Ada Evening News, April 29, 1908
Over 200,000 Bottles Liquor Confiscated
Guthrie, Ok., April 28 - W.E. Johnson, of Maryland, who has been operating in Indian Territory for more than a year under the direction of the interior department, in the suppression of the liquor traffic among the Indians, has been made chief special officer for all the Indian reservations of the United States and will have headquarters in Salt Lake City. Mr. Johnson came here recently from Santa Fe, N.M. to attend the Oklahoma prohibition convention and served as chairman of the committee on resolutions.
During his stay in Indian Territory he has a record of confiscating more than 200,000 bottles of various concoctions said to have contained liquor, and prohibited under the federal laws applying to Indian Territory was constituted the prohibited district. In addition to the bottled goods more than 40,000 gallons of bulk goods was poured in the gutters, making a total of about 70,000 gallons of "cheer" destroyed in fourteen months.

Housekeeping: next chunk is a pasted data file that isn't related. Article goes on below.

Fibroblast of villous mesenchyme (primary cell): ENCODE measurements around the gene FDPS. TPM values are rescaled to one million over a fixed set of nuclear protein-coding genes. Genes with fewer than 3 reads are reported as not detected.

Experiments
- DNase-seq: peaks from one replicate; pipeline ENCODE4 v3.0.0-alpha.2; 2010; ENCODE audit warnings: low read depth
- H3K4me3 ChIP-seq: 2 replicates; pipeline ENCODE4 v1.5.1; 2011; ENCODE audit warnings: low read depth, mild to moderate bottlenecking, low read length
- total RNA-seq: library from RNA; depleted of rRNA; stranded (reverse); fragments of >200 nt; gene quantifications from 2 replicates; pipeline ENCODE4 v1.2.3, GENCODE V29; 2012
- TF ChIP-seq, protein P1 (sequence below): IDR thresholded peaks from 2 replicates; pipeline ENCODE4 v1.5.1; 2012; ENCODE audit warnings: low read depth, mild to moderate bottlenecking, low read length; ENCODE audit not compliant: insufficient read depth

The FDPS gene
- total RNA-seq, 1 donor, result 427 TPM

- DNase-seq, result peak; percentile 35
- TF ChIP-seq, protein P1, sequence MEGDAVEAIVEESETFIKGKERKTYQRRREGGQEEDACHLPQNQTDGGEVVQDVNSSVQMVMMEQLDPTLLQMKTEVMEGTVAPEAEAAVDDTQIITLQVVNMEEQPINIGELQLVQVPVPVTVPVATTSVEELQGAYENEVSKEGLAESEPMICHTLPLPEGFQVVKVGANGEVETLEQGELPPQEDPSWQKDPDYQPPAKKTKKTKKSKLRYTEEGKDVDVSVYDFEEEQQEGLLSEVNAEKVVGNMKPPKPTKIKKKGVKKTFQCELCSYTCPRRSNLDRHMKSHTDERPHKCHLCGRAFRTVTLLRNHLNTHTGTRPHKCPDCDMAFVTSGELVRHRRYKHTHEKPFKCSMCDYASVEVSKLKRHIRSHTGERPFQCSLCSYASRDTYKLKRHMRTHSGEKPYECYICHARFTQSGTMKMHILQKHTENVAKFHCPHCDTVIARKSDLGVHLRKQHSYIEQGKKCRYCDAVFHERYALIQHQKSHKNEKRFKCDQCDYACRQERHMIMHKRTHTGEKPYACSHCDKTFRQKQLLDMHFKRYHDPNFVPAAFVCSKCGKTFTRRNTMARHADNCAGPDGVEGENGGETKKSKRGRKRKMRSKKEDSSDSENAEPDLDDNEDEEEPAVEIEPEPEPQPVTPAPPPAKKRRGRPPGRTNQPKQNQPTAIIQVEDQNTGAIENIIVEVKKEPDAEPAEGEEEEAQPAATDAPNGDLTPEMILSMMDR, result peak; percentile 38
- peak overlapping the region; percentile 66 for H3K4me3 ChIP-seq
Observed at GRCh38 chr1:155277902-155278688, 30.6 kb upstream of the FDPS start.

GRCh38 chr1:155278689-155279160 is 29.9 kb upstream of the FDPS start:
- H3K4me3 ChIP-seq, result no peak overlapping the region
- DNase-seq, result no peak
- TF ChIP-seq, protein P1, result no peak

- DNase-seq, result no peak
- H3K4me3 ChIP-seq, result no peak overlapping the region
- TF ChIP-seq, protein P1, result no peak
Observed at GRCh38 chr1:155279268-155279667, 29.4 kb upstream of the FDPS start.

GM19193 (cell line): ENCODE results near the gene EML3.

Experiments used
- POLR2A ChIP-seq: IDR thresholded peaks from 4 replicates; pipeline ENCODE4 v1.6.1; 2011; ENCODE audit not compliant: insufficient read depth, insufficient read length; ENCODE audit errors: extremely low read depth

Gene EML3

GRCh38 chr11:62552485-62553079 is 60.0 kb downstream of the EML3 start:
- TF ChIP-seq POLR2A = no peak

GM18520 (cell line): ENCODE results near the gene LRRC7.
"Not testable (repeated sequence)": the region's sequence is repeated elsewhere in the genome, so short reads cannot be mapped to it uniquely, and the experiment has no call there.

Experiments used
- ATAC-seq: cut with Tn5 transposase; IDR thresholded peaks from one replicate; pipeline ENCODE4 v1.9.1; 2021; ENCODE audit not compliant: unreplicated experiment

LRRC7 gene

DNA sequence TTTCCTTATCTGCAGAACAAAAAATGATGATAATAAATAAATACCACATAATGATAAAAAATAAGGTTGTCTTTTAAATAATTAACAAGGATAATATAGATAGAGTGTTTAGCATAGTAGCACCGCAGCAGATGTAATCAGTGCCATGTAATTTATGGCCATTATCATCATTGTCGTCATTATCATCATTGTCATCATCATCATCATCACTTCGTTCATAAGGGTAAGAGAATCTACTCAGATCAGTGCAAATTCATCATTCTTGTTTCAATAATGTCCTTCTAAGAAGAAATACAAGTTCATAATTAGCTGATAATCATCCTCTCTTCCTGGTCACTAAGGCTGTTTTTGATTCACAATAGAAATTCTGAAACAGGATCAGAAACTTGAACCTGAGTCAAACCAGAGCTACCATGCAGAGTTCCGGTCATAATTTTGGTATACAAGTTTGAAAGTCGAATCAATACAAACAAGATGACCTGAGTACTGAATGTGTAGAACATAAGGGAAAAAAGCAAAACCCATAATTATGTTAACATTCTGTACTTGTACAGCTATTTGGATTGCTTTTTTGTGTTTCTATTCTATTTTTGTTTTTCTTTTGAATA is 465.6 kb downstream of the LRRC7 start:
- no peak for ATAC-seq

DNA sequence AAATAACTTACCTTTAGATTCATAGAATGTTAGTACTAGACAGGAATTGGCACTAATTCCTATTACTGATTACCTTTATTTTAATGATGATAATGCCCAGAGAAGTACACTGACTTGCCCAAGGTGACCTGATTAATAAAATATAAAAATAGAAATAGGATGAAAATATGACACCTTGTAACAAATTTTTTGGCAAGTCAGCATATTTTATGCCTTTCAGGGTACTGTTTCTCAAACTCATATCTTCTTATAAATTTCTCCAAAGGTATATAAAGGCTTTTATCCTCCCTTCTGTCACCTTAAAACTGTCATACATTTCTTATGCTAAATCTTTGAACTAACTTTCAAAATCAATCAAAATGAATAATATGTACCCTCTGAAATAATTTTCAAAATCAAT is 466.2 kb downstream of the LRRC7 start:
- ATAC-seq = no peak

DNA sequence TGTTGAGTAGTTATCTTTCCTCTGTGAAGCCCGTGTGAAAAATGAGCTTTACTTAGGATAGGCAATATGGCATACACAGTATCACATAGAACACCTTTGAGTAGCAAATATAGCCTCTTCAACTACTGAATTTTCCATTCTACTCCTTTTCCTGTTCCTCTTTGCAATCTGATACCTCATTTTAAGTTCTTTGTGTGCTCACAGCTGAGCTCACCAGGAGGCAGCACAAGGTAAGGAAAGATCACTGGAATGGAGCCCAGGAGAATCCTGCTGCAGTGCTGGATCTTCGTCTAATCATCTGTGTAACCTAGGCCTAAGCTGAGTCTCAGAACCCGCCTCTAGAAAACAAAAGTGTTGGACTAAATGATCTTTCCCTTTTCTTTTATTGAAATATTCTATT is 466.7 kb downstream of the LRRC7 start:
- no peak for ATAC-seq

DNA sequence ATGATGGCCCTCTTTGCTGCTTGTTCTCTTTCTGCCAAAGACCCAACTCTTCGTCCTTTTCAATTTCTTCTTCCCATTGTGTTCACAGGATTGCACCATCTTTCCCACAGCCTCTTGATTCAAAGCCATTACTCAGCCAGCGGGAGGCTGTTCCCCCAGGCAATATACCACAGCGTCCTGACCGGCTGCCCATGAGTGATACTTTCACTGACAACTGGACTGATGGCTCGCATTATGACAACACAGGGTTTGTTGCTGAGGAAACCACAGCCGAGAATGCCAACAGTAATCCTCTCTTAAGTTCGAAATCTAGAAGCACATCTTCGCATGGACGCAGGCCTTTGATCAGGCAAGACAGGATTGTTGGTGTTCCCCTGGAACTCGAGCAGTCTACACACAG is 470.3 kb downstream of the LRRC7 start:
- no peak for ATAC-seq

How He Broke Booze
Operating in Indian Territory, Johnson's authority was supreme when it came to the destruction of liquor, and the same authority obtains in his new position. It was his custom to enter the freight buildings of railroads after determining certain freight contained contraband goods, open the boxes and with a small hammer put a hole in the bottom of the bottles. In one instance several thousand bottles of "two per cent" were poured into the Arkansas river near Tulsa. Many of the brands of "patent medicines" were similarly treated wherever found.
For months before leaving Indian Territory Johnson was said to have been a marked man, and several attempts were made to take his life. While always armed, he never used a firearm where a substitute would answer. Four of his deputies were killed in three instances being mistaken for Johnson, and three others were seriously wounded.